The attraction of Everest Trekking.
Sagarmatha (Everest) National Park
Most of Everest trekking is within the boundary of Sagarmatha National Park. This national park is spread over an area of 1,148 square km in the Himalayan ecological zone in the Khumbu region of Nepal. The park was established on July 19, 1976 and was inscribed as a Natural World Heritage Site in 1979. The Park includes the upper catchment areas of the Dudhkoshi and Bhotehoshi rivers and is largely composed of rugged terrain and gorges of the high Himalayas, ranging from 2,845m at Monjo to the top of the world’s highest Himal – Sagarmatha at 8,848m above sea level. Other peaks above 6,000m are Lhotse, Cho Oyu, Thamserku, Nuptse, Amadablam and Pumori. In this national park barren land above 5,000 m (16,400 ft) comprises 69% of the park while 28% is grazing land and the remaining 3% is forested.
Sherpa People and Culture
Everest region is the home of Sherpas. Sherpas are an ethnic group of Nepal. They are migrated from Kham region of eastern Tibet within the last 300-400 years. Most of the people who are working in mountaineering and expeditions belong to this ethnic group. They are highly regarded as elite mountaineers and experts in their local terrain. They speak their own language. The Sherpa language belongs to the south branch of the Tibetan language family. This language is however not intelligible for Lhasa Tibetan speakers. During Everest trekking you will visit villages of Sherpas and have the opportunity to see their real lifestyle, traditions and culture.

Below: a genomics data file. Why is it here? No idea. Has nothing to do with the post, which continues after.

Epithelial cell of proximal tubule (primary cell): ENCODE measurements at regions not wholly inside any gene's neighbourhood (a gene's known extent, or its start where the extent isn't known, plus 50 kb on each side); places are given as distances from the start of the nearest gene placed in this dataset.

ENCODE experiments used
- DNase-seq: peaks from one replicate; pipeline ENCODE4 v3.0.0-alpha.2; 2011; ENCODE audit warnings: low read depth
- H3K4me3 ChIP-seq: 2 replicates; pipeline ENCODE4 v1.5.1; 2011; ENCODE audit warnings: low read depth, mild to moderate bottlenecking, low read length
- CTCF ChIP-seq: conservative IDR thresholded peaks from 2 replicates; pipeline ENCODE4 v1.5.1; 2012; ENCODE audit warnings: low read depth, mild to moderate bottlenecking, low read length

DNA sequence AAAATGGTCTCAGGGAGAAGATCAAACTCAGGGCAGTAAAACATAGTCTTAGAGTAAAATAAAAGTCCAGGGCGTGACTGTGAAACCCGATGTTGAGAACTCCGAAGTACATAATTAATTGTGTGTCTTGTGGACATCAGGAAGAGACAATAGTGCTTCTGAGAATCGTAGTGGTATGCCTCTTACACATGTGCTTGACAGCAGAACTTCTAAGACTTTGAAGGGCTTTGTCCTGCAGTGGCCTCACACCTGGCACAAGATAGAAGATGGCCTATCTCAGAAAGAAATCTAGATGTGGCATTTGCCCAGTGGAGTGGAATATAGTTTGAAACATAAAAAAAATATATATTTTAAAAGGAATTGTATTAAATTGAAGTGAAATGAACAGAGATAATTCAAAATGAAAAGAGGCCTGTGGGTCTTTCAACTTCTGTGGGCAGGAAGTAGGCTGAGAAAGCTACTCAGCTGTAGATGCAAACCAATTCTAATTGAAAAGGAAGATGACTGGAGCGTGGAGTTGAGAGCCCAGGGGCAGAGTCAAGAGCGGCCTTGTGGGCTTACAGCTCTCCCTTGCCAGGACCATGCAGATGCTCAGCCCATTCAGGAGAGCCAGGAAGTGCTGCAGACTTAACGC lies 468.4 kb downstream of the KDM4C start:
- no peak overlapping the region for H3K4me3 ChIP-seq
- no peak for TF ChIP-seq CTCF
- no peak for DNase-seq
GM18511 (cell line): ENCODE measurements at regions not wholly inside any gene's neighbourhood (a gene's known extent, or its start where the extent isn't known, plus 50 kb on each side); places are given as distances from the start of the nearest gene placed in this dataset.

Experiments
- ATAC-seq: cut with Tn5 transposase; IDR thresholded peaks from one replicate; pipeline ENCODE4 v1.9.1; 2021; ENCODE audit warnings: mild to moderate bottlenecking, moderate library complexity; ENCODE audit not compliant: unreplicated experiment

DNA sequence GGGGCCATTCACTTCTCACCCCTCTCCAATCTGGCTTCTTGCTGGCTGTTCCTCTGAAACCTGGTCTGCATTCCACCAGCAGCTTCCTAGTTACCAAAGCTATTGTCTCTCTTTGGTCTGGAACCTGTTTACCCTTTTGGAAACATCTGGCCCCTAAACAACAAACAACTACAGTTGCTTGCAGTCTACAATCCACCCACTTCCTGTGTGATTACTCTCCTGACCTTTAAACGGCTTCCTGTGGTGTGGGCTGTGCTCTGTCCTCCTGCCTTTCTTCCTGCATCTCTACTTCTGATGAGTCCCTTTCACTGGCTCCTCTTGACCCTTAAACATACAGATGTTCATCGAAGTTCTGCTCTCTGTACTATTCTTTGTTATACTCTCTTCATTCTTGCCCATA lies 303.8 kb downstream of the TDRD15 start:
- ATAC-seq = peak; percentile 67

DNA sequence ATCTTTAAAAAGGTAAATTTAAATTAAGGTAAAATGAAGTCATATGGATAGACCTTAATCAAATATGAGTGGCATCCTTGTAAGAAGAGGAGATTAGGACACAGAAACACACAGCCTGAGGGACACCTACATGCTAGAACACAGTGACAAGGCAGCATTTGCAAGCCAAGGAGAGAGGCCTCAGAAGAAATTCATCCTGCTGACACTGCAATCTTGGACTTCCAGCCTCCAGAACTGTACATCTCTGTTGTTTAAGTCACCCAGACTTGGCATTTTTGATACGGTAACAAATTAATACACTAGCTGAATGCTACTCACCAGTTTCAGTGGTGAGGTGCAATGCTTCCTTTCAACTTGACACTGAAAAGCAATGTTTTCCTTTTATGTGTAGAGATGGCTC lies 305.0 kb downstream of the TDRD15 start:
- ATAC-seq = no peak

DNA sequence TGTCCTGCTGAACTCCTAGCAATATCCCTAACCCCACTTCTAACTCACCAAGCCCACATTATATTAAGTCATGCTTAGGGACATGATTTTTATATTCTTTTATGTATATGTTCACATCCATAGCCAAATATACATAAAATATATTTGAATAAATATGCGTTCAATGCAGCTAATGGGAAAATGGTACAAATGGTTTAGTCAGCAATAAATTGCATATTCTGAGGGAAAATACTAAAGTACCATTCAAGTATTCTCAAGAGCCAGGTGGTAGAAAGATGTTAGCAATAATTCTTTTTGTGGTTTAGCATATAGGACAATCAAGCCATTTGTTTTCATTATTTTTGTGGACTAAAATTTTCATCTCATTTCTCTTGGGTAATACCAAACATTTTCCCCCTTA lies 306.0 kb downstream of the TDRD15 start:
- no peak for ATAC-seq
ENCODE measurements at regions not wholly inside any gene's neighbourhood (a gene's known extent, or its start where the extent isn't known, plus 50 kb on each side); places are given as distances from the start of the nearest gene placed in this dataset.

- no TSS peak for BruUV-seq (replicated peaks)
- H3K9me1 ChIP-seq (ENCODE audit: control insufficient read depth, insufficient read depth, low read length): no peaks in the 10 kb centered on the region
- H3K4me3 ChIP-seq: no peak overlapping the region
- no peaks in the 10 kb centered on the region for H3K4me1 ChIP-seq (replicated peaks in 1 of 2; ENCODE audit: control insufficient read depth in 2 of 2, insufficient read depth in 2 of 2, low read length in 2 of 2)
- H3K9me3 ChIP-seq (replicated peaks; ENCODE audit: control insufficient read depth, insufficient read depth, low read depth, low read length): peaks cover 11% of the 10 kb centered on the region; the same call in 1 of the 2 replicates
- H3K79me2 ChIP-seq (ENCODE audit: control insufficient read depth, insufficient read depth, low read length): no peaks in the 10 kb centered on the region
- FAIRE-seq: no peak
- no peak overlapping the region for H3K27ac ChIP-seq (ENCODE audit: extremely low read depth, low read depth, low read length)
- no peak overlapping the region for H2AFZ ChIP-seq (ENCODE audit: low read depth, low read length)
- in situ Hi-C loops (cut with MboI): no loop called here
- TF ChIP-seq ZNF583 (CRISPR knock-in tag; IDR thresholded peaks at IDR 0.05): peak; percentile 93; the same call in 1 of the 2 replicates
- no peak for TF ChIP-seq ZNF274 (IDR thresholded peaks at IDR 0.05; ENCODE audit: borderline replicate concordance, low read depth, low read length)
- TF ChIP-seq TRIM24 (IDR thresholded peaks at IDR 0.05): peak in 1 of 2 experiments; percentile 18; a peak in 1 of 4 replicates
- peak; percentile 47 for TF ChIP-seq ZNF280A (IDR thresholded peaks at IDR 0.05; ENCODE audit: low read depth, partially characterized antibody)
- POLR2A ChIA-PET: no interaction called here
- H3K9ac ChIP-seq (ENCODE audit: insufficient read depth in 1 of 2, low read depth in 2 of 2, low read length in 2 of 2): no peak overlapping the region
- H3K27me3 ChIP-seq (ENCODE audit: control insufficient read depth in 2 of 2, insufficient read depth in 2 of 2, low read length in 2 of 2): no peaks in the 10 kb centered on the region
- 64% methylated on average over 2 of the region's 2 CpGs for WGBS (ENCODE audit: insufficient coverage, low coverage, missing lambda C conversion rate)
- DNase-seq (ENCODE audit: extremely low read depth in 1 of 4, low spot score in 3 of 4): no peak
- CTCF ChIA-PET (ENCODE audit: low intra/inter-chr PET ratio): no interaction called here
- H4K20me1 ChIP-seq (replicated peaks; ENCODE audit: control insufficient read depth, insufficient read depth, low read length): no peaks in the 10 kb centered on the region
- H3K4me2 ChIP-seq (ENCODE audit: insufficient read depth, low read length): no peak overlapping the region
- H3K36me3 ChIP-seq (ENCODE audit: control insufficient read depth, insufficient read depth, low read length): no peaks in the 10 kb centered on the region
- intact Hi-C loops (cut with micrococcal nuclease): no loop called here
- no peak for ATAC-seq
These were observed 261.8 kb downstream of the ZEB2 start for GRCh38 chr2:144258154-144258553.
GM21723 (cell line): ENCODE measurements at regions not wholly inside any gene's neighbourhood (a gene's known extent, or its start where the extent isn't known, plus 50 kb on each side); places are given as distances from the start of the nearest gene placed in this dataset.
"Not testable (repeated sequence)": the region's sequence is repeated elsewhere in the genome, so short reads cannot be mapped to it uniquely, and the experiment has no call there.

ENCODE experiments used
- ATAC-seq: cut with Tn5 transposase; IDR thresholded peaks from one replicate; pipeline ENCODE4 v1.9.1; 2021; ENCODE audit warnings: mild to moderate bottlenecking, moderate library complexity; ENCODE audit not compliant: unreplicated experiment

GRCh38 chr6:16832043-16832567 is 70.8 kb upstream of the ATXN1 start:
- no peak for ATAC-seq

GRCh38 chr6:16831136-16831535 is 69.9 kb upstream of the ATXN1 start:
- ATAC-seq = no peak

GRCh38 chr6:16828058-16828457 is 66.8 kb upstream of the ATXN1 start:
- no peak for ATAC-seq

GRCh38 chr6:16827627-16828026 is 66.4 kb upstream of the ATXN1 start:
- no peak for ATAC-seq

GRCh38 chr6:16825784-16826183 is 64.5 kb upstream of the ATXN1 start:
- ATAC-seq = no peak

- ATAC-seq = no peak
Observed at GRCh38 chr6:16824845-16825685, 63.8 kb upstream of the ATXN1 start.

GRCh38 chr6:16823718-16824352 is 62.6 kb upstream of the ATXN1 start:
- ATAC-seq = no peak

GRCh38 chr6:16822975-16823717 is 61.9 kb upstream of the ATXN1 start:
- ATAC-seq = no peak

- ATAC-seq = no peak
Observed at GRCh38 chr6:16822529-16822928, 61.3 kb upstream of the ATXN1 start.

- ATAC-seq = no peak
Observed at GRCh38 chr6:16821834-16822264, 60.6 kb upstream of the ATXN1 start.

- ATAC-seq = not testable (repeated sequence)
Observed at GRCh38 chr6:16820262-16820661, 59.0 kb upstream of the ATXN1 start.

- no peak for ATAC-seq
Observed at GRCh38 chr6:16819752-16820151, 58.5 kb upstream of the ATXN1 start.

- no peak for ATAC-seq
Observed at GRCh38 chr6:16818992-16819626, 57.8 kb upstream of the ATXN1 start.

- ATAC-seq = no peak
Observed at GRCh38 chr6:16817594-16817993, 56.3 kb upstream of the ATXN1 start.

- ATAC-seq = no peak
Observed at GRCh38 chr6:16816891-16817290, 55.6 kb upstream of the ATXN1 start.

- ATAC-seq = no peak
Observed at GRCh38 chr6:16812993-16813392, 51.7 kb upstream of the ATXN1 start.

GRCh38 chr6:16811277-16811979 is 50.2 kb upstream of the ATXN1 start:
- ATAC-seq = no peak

In Everest region you will find varieties of flora and fauna. In the lower forested zone, birch, juniper, blue pines, firs, bamboo and rhododendron grow. Above this zone all vegetation are found to be dwarf or shrubs. As the altitude increases, plant life is restricted to lichens and mosses. Plants stop growing at about 5,750 meters (18,860 ft), because this is the permanent snow line in the Himalayas.
The forests of Sagarmatha National Park provide habitat to at least 118 species of birds, including Himalayan Monal, Blood pheasant, Red-billed chough, and Yellow-billed chough. This park is also home to a number of rare mammal species, including musk deer, snow leopard, Himalayan black bear and red panda. Himalayan thars, Langur monkeys, martens and Himalayan wolves are also found in the park.
Tengboche Monastery is a famous Tibetan Buddhist monastery located in the Tengboche village in Khumjung. This monastery is also known as Dawa Choling Gompa. Situated at 3,867 meters (12,687 ft), the monastery is also the largest gompa in this region. The monastery was built in 1916 by Lama Gulu with strong links to its mother monastery known as the Rongbuk Monastery in Tibet. However, in 1934, it was destroyed by an earthquake and was subsequently rebuilt. In 1989, it was destroyed for a second time by a fire and then rebuilt with the help of volunteers and international assistance. In the background of this monastery there is a good view of Mt. Amadablam, Mt. Everest, Mt. Nuptse, Mt. Tawache, Mt. Thamserku, Mt. Lhotse and others.
In the Everest trekking area, apart from Tengboche monastery, other famous monasteries include: Thame, Khumjung and Pangboche.
Major Routes of Everest Trekking:
1) Everest Base Camp trekking
2) Gokyo Lake trekking
3) Everest Base Camp Chola Pass Gokyo Lake trekking
4) Renjola Pass Gokyo Chola Pass EBC
Island Peak and Mera Peak climbing routes are also well-known in the Everest region.
All major trekking routes have locally operated facilities such as hotel/lodging, teahouse, and campgrounds for groups.